The United States and Iran have not had diplomatic relations since 1979.
WASHINGTON — The White House and Iran face an uphill selling job to convince Americans to embrace the interim nuclear pact negotiated with Tehran last month, a USA TODAY/Pew Research Center Poll finds.
In the survey, taken Tuesday through Sunday, 32% approve of the agreement and 43% disapprove. One in four either refuse to answer or say they don't know enough to have an opinion.
By more than 2-1, 62%-29%, those who have heard something about the accord say Iranian leaders aren't serious about addressing international concerns about their country's nuclear program.
That overwhelming skepticism presumably reflects decades of conflict between the two nations since the Iranian hostage crisis from 1979 to 1981 severed relations and helped defeat President Jimmy Carter's bid for a second term. In November, Tehran agreed to freeze parts of its nuclear program for six months in exchange for some relief from international economic sanctions. Negotiations for a more permanent pact continue.
Winning over Americans is one reason Iran is pursuing an agreement, says Ray Takeyh, a former senior adviser on Iran at the State Department who is a fellow at the Council on Foreign Relations. "Part of their diplomacy is to turn around public opinion in the United States as a means of mitigating against military action," he says. "They think by turning those numbers around, they diminish the possibility of American and Israeli military action."
Public opinion is also a factor for President Obama, says Vali Nasr, a former adviser in the Obama State Department and dean of the Johns Hopkins University Paul H. Nitze School of Advanced International Studies.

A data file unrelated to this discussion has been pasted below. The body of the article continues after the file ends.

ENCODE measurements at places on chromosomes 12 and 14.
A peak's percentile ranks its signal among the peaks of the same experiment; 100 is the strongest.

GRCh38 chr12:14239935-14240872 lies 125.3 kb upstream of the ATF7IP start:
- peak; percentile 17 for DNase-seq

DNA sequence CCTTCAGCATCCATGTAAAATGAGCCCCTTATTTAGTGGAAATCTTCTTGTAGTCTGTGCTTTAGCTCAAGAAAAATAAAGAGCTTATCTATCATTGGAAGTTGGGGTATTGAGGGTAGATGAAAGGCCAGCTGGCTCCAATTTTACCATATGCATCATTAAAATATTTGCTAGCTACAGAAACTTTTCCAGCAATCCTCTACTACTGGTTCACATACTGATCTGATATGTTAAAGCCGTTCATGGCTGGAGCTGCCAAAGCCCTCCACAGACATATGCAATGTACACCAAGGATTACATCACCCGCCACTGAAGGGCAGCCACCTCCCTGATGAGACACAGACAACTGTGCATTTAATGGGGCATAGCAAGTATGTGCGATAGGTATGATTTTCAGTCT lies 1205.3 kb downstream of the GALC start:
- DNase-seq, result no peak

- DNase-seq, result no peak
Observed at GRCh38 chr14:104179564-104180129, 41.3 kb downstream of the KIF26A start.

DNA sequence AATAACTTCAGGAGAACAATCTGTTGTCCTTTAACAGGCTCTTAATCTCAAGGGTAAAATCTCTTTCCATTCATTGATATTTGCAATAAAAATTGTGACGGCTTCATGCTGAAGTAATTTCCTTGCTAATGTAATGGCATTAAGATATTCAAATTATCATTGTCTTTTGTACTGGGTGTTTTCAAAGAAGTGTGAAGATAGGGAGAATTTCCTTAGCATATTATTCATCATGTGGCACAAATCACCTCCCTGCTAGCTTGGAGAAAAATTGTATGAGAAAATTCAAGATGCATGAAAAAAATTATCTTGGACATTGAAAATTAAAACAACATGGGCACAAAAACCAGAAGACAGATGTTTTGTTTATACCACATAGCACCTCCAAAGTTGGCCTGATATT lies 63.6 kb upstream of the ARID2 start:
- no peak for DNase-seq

"Getting any kind of deal he arrives at with Iran accepted by Congress and the American public will be his challenge," Nasr says. "You go into a room thinking about what will be salable back home, not only in Iran, not only to the government, but also to the public." That is in "the back of any American negotiator's mind."
Those surveyed split on how Obama is handling Iran: 39% approve, 44% disapprove. That's an improvement from just before the interim accord was announced. In early November, Americans disapproved by 53%-37%. It's a bit lower than his approval ratings on the issue last spring and last year.
Many Americans aren't paying much attention to the issue. About one in four say they have heard a lot about the agreement, but another one in four say they have heard nothing at all. Half say they have heard a little.
The poll of 2,001 adults has a margin of error of +/-3 percentage points for most of the questions. Obama's rating on dealing with Iran, asked of 977 adults, has an error margin of 4 points.
Democrats were the most supportive of the agreement: By 50%-27%, they approved. Republicans overwhelmingly opposed it — 14% approved, 58% disapproved — and 72% of Tea Party Republicans disapproved. Independents were divided 29%-47%.
Over the weekend, Obama said he could envision a final deal that allowed Iran to enrich nuclear material to produce power — a key point of dispute — with enough regulation to ensure it couldn't use the material to produce a weapon. "I wouldn't say that it's more than 50-50, but we have to try," he said at a forum sponsored by the Saban Center for Middle East Policy, part of the Brookings Institution.
Secretary of State John Kerry is scheduled to testify Tuesday before the House Foreign Relations Committee to defend the agreement.
Iranian state TV reports that a team from the International Atomic Energy Agency inspected Iran's Arak heavy-water production plant Sunday as part of the interim deal.
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